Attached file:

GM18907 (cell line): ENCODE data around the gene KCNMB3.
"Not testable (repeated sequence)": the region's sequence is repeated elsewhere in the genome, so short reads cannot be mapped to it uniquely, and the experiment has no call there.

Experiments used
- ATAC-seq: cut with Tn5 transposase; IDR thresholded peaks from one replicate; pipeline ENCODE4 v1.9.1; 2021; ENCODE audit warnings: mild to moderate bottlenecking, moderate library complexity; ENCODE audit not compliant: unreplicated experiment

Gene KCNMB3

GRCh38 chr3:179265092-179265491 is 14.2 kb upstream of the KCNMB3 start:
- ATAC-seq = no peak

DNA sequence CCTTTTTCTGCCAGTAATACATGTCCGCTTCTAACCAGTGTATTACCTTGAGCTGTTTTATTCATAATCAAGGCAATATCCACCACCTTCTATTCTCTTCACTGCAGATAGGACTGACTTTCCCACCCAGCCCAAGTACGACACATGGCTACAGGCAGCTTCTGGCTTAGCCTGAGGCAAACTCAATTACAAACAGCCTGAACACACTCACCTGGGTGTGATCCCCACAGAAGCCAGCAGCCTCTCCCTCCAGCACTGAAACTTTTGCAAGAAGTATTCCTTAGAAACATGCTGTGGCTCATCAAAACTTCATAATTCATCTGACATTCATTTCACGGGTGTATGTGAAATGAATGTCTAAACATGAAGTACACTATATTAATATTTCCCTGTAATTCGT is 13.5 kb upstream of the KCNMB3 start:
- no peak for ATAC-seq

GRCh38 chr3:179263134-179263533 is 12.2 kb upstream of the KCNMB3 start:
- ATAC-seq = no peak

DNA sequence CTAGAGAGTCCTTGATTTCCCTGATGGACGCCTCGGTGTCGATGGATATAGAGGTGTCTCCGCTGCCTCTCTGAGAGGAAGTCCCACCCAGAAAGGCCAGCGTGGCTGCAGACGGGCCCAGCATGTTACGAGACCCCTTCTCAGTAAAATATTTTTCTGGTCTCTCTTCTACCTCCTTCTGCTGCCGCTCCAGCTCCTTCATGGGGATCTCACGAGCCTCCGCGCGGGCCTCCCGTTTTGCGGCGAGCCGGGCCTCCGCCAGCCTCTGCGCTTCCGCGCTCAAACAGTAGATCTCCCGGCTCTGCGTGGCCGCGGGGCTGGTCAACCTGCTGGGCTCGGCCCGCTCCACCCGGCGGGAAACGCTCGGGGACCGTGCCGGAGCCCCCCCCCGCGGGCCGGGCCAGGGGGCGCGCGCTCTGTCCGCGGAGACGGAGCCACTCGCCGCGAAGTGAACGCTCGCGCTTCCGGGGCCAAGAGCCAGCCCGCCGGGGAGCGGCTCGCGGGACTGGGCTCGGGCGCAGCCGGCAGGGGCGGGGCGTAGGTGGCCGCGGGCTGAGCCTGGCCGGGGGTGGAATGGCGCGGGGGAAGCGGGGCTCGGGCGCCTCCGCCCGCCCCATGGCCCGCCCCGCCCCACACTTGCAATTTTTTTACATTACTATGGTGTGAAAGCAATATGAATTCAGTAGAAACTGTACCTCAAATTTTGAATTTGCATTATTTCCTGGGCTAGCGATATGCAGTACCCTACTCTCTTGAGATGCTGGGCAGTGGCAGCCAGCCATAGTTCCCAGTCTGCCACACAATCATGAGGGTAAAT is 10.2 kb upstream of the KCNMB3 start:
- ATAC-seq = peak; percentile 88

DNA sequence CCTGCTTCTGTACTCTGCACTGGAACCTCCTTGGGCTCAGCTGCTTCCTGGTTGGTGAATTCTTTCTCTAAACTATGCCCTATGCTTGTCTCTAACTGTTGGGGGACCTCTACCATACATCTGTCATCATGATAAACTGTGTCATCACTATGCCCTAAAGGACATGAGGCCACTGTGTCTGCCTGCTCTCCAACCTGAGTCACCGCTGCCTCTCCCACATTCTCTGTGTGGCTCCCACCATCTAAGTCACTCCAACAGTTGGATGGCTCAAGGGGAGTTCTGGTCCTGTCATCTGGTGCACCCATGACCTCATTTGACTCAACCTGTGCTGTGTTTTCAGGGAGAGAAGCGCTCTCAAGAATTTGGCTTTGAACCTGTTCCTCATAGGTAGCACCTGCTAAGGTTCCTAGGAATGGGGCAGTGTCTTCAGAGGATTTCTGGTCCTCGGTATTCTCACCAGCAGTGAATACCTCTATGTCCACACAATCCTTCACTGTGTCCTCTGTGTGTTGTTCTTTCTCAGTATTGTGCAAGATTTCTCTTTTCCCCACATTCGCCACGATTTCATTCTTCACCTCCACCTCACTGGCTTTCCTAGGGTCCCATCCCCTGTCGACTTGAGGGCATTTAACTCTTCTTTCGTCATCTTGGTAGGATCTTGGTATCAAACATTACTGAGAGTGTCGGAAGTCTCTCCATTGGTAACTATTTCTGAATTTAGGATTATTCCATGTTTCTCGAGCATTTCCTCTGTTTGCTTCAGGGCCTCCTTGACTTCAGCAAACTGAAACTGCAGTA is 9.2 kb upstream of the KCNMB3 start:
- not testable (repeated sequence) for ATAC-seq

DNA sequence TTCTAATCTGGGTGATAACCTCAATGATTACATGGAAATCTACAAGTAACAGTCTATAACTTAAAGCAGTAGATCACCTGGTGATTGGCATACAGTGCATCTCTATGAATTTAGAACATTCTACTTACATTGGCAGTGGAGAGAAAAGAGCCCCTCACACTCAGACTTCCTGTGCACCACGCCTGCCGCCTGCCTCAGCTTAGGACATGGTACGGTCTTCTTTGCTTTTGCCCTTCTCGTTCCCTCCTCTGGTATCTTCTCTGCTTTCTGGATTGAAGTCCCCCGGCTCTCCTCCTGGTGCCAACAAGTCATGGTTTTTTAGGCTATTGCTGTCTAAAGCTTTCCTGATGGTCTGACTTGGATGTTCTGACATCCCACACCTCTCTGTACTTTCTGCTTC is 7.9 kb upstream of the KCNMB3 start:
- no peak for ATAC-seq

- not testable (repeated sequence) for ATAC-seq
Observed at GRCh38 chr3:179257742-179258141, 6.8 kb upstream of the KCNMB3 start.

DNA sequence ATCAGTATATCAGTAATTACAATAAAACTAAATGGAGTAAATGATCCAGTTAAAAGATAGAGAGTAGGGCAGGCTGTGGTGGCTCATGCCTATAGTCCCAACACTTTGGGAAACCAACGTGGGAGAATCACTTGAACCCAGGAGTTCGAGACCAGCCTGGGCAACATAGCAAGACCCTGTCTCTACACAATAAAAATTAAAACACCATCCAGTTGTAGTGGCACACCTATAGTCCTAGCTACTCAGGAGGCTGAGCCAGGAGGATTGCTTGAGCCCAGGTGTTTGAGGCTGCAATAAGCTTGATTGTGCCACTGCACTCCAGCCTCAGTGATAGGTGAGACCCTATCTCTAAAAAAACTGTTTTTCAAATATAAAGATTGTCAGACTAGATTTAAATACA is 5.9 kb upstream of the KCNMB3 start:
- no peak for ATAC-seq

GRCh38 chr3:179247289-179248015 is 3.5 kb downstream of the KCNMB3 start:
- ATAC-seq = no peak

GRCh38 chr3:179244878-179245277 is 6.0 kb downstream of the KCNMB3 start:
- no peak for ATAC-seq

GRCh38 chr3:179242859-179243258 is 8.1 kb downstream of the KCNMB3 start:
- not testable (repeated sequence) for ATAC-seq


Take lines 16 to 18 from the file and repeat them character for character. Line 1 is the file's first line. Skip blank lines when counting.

DNA sequence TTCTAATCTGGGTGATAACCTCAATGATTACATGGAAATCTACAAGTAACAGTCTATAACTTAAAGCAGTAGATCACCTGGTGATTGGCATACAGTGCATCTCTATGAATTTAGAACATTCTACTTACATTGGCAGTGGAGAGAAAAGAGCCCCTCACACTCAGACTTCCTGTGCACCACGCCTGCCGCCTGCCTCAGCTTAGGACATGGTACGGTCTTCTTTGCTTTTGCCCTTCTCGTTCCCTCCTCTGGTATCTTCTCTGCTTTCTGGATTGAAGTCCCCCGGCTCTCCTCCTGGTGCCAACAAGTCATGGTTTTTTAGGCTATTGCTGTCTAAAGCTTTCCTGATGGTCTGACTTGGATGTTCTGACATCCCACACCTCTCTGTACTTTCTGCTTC is 7.9 kb upstream of the KCNMB3 start:
- no peak for ATAC-seq

- not testable (repeated sequence) for ATAC-seq